And it sparked a lot of controversy that really could have proved problematic, particularly in a presidential campaign, right, where we know women voters were really going to be decisive. So what was interesting, as everyone, I think, was waiting to see, whether or not this was going to be - prove to be a pivotal turning point in the campaign, depending on how the Obama campaign responded. And I actually think they kind of surprised everyone - not the campaign, technically, but Michelle Obama, who was relatively new to Twitter, had not tweeted that much, responded with: All mothers work, and all women deserve respect. And there wasn't really a lot to say on the conservative end in response to blaming the Obamas for anything. This really became about one strategist.

MARTIN: You know, the other interesting thing about it, each of you said that you were kind of dragged to Twitter kicking and screaming. And my guess is partly because you were worried that it would be too time-consuming and it would just be another thing that you had to add to your day. What I'm kind of hearing both of you say is it's become a very efficient way to start conversations, and sometimes - Keli, as you were saying - to end conversations. Viviana?

HURTADO: And receive information.

GOFF: Well, and actually, I would add that, actually, the most widely read story I've ever done in my career - which I still find this surprising. But, you know, I wrote a column about the revelation - if you can call it that - that Paul Ryan, the vice presidential pick's college sweetheart was African-American. I got that story because I happened, I guess, to be the only person who saw the tweet from another reporter who said: Paul Ryan mentioned in an article that his college sweetheart was African-American. And that's how I actually got that story. So it's turned out to be much more efficient, let's say, than I ever thought it would be.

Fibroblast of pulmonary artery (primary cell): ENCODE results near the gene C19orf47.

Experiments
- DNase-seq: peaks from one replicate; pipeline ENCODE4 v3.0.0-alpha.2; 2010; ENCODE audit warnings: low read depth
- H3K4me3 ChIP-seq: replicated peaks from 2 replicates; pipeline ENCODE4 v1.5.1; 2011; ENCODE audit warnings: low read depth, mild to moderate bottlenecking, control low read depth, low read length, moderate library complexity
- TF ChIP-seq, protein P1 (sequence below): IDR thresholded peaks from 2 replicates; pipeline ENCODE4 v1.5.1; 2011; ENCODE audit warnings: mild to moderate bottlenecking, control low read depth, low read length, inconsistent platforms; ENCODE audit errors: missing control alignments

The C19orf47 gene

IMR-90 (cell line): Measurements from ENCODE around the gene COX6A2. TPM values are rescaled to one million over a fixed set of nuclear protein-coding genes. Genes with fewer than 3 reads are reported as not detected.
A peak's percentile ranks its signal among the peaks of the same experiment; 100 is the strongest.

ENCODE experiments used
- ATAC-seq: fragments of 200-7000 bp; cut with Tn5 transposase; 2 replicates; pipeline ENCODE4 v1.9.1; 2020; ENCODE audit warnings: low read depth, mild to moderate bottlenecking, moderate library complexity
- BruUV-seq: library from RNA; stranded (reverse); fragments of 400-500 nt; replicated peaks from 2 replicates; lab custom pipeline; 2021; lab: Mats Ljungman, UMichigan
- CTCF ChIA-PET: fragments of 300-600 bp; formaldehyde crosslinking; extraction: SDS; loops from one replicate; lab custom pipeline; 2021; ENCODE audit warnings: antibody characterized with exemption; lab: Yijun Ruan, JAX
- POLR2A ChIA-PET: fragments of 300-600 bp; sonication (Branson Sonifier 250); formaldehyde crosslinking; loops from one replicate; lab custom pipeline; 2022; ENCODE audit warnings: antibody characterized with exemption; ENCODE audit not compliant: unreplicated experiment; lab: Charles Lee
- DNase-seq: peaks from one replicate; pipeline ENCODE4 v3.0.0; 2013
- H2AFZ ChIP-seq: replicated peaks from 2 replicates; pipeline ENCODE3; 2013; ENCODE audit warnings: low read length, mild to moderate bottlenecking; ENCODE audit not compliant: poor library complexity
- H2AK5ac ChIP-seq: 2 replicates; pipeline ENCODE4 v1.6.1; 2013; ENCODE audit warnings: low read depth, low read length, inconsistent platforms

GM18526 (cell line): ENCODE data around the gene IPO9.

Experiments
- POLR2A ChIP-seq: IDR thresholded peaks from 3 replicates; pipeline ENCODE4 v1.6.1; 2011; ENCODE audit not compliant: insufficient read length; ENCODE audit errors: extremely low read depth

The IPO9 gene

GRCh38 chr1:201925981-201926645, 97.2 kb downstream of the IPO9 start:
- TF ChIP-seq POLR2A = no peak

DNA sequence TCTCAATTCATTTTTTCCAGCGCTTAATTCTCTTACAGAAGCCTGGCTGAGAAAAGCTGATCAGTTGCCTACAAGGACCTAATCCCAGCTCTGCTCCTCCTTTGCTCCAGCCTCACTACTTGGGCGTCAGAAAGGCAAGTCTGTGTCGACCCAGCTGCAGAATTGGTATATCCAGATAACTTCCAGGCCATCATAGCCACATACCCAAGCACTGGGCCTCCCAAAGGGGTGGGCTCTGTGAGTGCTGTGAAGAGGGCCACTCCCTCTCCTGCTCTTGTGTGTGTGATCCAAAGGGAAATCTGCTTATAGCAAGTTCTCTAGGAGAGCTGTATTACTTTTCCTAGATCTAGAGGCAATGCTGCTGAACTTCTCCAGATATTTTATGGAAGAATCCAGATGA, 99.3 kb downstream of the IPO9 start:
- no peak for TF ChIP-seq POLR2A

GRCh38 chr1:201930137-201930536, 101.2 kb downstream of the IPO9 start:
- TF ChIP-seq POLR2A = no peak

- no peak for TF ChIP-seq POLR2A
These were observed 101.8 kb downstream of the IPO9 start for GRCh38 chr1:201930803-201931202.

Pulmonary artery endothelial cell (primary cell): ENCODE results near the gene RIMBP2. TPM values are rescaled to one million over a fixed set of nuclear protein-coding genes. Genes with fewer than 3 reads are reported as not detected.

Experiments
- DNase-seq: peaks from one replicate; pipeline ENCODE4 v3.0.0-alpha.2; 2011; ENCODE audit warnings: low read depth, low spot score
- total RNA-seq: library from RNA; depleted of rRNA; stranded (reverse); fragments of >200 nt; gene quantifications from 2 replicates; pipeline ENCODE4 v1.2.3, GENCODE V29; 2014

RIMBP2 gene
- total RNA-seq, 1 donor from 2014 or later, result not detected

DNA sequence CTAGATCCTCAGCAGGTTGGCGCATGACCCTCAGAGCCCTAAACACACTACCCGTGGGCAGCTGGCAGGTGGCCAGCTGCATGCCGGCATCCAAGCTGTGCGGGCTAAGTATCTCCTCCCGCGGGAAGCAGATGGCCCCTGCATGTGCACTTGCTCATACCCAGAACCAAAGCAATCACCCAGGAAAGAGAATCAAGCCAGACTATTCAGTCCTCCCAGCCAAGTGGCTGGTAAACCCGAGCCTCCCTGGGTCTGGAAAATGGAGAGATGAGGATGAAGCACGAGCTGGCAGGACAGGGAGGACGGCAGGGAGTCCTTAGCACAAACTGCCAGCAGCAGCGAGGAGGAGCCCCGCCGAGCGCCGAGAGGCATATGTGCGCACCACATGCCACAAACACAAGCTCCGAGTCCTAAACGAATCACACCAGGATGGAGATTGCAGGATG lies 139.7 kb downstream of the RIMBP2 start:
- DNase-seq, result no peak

MARTIN: But apart from that, Viviana, one of your final thought here is sometimes it's just fun. And one of the other tweet trends that you wanted to highlight for us is the fictional, Spanglish-speaking mayor of New York City, El Bloombito. And there's - actually, the voice behind El Bloombito is not the person you might expect. So...

HURTADO: No. Now, well, he has a PhD in speaky-the-Spanishy.


HURTADO: And El Bloombito is just this alter ego of Mayor Bloomberg, who speaky the Spanish during these press conferences. And what Jewyorican - aka Rachel Figueroa Levin - has done is just, she tweets out these fictional tweets. You know, for example, during...

MARTIN: Yeah, give us an example.

HURTADO: So during the hurricane, he would say, you know, a tweet would say something along the lines - I'm paraphrasing - be careful-o in Central Park-o because you walk-o under a tree-o, e e-splat-o(ph) .

MARTIN: Oh, no.


HURTADO: And, you know, I mean, it was just - It's just funny. It's fresh. And, you know, you'd think that during, for example, Hurricane Sandy, which was serious, and a lot of people are still without homes, you know, that it might not be taken well. I think Jewyorican - aka El Bloombito - has done an amazing job of capturing what's behind Mayor Bloomberg's, I guess, intents to speak Spanish, and she's done it in a really comical way.

MARTIN: Well, how can we say Happy Nuevo Ano, Viviana?

HURTADO: Well, muchas gracias, Michel-o.


GOFF: And I'm just going to say adios.


GOFF: That's the sum of my contribution.

MARTIN: Viviana Hurtado is blogger-in-chief at the website of "The Wise Latina Club." She joined us here in our Washington, D.C. studios. With us from New York was TheRoot.com's Keli Goff. Ladies, thank you so much. And as we said, Feliz Nuevo Ano. Would that be the right...

HURTADO: Happy Ano Nuevos to you.

MARTIN: Happy Ano Nuevos to you. Yes.

HURTADO: Happy Holidays, everyone. Transcript provided by NPR, Copyright NPR.